President Buhari’s tardy protectionist response to allegations of corruption against some of his loyalists such as Babachir Lawal and Lt. Gen. Mansur Buratai; the sordid controversial cases of Abdulrasheed Maina and executive secretary of the National Health Insurance Scheme (NHIS), Prof. Yusuf Usman; report of Transparency International which establishes that Nigeria has regressed in corruption perception index from 136 to 148 – all this has destroyed the claim that Buhari can kill corruption.
Meanwhile, a 2017 Human Rights Report from the United States confirms that impunity, abuse of human rights and massive corruption are evident across all levels of this government. As a result, we must be bold to tell the President and other APC pigs in the animal farm called Nigeria that enough is enough, that most reasonable Nigerians no longer take seriously their anti-corruption shibboleths because corruption, executive recklessness and impunity have worsened since May 29, 2015.
There is a form of corruption that pachydermatous Buharimaniacs have tended to sweep under the carpet because of their irrational belief in the incorruptibility of the President. Here, I am referring to the unprecedented level of nepotism exhibited by Buhari in appointing his relatives and fellow Muslim Fulani in strategic positions. Dr. Junaid Mohammed has given details about how Buhari has turned certain key appointments into a family affair.
The President’s nepotic choice of closest aides and top members of the governing security architecture actually contravenes the spirit and letter of the 1999 constitution, section 12 subsection 3, which stipulates that “The composition of the government of the federation or of any of its agencies and the conduct of its affairs shall be carried out in such a manner as to reflect the federal character of Nigeria and the need to promote national unity, and also to command national loyalty, thereby ensuring that there shall be no predominance of persons from few states or from a few ethnic or other sectional groups in that government or in any of its agencies.”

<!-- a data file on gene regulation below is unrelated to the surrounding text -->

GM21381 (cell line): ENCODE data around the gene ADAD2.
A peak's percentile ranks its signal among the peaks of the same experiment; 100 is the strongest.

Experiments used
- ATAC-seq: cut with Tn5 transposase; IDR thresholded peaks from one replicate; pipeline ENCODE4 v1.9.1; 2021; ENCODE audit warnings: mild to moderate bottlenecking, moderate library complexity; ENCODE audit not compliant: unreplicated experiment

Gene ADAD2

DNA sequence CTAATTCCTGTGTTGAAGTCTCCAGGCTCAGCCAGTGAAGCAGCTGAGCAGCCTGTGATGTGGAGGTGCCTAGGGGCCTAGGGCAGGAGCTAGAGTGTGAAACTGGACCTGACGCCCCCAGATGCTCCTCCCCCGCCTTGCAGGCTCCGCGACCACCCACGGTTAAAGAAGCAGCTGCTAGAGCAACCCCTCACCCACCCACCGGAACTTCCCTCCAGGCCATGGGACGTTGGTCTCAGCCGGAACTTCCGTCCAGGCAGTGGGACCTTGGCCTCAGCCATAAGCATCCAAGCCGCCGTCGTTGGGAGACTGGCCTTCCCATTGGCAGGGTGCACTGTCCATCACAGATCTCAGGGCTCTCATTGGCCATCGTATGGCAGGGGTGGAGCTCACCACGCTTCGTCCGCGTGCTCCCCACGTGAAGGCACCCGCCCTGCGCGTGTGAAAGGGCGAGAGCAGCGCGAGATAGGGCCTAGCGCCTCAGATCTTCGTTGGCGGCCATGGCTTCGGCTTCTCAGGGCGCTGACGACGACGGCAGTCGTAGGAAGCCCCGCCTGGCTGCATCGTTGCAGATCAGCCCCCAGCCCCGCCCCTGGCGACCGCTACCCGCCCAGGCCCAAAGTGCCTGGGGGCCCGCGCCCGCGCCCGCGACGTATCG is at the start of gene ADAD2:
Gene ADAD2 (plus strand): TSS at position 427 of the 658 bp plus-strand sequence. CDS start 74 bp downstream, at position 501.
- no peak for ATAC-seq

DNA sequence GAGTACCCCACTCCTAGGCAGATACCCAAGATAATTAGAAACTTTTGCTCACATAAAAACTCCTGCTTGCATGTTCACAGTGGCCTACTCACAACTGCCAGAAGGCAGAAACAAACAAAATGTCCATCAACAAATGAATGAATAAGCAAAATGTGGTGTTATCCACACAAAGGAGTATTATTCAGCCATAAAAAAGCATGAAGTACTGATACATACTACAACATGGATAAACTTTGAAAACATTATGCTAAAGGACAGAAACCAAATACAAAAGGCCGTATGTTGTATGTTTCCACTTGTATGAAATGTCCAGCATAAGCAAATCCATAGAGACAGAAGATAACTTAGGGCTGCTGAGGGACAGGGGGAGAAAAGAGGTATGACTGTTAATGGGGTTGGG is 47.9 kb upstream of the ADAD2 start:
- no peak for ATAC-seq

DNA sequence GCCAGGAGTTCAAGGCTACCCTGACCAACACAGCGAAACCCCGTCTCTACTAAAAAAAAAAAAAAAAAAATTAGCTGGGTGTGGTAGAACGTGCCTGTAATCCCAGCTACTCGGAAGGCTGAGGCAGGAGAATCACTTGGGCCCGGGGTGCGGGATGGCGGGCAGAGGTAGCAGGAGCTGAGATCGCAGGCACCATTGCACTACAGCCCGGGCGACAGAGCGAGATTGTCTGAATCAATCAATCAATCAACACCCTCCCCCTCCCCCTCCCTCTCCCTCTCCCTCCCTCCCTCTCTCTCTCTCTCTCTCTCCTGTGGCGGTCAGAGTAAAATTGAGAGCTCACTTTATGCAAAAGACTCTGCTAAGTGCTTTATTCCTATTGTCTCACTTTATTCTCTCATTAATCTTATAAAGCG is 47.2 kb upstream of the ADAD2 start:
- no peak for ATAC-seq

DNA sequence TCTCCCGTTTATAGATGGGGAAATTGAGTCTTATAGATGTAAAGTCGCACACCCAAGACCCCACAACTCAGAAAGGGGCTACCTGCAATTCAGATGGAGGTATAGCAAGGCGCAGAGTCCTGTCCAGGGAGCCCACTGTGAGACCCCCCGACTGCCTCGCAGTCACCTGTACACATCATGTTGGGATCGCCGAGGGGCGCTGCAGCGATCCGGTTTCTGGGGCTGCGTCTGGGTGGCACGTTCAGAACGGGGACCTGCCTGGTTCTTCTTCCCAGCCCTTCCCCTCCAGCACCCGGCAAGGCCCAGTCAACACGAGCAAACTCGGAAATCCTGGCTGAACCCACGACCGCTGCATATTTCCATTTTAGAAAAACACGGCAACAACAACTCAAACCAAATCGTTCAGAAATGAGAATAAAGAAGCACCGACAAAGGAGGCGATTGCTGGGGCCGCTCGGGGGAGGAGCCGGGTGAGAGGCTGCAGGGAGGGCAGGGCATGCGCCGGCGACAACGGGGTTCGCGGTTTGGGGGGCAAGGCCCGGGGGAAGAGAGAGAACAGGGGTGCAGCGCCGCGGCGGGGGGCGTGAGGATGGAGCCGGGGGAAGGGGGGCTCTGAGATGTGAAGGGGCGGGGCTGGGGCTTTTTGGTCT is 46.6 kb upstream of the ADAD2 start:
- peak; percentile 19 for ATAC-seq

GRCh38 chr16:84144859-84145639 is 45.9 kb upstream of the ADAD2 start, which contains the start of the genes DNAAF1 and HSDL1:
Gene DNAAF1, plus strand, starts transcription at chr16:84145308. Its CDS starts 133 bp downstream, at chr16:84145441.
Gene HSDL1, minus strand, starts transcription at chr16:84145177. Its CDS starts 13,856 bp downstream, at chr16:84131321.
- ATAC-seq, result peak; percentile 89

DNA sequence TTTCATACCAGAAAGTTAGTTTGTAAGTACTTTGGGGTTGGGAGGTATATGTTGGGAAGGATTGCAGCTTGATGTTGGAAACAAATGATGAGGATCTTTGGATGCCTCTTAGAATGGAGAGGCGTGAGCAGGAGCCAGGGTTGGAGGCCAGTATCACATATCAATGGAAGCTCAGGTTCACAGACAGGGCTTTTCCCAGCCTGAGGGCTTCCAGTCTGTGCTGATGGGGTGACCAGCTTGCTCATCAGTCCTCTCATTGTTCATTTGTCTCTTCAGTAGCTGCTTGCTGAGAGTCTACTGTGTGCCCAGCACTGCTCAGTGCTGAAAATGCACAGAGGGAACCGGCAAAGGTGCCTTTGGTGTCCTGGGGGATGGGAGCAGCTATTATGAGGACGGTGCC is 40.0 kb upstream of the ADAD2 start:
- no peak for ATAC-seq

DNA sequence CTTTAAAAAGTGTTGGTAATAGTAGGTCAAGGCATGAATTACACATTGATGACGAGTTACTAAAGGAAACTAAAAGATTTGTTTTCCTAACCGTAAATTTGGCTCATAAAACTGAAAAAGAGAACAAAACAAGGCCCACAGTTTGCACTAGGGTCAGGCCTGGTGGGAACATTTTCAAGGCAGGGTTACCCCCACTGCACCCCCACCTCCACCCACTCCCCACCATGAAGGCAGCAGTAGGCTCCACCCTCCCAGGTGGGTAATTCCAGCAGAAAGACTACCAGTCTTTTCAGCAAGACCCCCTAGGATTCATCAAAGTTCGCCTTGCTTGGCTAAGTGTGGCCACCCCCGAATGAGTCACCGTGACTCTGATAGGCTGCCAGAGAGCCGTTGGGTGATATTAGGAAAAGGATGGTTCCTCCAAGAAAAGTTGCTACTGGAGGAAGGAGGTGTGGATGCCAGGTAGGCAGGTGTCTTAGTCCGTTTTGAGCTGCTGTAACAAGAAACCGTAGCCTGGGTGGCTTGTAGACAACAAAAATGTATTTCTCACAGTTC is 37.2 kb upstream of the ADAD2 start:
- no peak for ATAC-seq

By the skewed way certain key positions in the current administration are distributed, President Buhari has continued the unwholesome practice of ignoring the federal character principle when it suits members of his own ethnic group or religion, but applies it in a self-serving manner when it would be disadvantageous to the south, especially the south-east. Conclusion: Buhari is not as patriotic as his supporters claim.
Prof. Wole Soyinka and others who proclaimed that Buhari is a “converted democrat” were too much in a hurry to whitewash his dictatorial antecedents considering the increasing number of unlawful detentions even in cases where the courts had pronounced the detentions illegal and ordered release of the detainees. What about the Gestapo-like raid on the residences and subsequent arrest of judges in the early hours of October 8, 2016 by a combined team of the police and Directorate of State Services (DSS)? Would a converted democrat condone such brazen disrespect of the judiciary and rule of law? Is such executive recklessness based on the philosophy of “might is right” not a corruption of democracy and presidential authority? Due to primitive survivalist instincts and deep-seated craving for a messiah figure, President Buhari’s hirelings will continue to parade the myth that he is a man of the highest integrity and incorruptibility.